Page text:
The Court of Appeals for the Fifth Circuit has affirmed a lower court ruling (pdf) that an investigative stop of a vehicle (also called a Terry stop after the Terry v. Ohio case), did not permit a police officer to open the driver’s mobile phone and find the subscriber number associated with the phone. The Terry case held that police officers can stop an individual if the officer has a “reasonable suspicion” that the person has, is or will soon commit a crime. The officer may conduct a quick “frisk” of the individual — a pat-down protects the officer and ensures that there are no weapons.
Terry concerned a pedestrian, but this ruling was later expanded to traffic stops, allowing a “temporary detention” of a individual if a police officer has a “reasonable suspicion” that the person has, is or will soon commit a crime. In Zavala, the government argued that the check of the mobile phone “was admissible because it was obtained incident to arrest [… and] the search of the cell phone was equivalent to a licence [sic] check.” An individual can be arrested based on “probable cause,” which is a higher standard than “reasonable suspicion,” and a “search incident to an arrest” is more intrusive and complete than a Terry stop and frisk.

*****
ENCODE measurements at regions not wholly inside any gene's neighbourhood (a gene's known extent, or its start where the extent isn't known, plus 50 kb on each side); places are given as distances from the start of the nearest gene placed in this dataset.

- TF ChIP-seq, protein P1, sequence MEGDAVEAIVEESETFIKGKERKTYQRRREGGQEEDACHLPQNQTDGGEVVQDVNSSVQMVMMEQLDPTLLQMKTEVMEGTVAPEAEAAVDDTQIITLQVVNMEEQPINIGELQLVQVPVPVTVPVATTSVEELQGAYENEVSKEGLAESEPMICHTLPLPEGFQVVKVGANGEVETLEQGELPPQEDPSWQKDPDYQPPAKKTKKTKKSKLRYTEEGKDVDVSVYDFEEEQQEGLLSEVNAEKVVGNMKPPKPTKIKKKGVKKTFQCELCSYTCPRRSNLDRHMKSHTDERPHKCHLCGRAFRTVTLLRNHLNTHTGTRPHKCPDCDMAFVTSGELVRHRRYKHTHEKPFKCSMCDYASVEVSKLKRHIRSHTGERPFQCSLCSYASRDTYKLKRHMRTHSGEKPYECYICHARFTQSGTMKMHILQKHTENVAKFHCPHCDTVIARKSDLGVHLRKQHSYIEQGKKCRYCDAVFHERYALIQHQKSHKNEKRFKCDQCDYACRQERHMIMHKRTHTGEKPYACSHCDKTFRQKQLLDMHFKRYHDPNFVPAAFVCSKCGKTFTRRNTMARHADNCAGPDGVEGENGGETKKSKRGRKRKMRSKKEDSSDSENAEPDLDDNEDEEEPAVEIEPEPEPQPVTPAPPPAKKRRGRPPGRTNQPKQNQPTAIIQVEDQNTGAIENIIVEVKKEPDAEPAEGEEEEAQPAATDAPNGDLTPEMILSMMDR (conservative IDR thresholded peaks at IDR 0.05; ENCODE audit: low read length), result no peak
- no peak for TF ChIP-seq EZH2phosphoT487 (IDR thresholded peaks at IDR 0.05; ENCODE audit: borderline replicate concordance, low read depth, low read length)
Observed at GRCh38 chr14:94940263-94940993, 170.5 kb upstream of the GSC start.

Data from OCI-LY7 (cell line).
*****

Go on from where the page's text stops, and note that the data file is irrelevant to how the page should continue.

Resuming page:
The Fifth Circuit rejected this argument. Judge DeMoss wrote:
We agree with the district court’s legal conclusion that the initial stop of Zavala’s vehicle was an investigative stop based on a reasonable suspicion of drug trafficking activity, not probable cause. The search of Zavala’s cell phone was not the equivalent of a license check. Because [the Drug Enforcement Administration (DEA) agent] did not have consent or probable cause to arrest Zavala at the time of the search, the search was unconstitutional.
Judge DeMoss held, “The Government’s analogy between searching a cell phone during an investigative stop and running a license check during a traffic stop is simply not apropos.” He said, “In the case of a traffic stop, a police officer must ensure that the driver does not have a warrant or a suspended license, and that the vehicle is registered and not reported stolen. These checks are routine and quickly performed.”
However, “[u]nlike a driver’s license and vehicle registration, which are typically issued by a governmental entity, cell phones contain a wealth of private information, including emails, text messages, call histories, address books, and subscriber numbers. Zavala had a reasonable expectation of privacy regarding this information.” The judge said the “search of Zavala’s cell phone was ‘general rummaging in order to discover incriminating evidence.”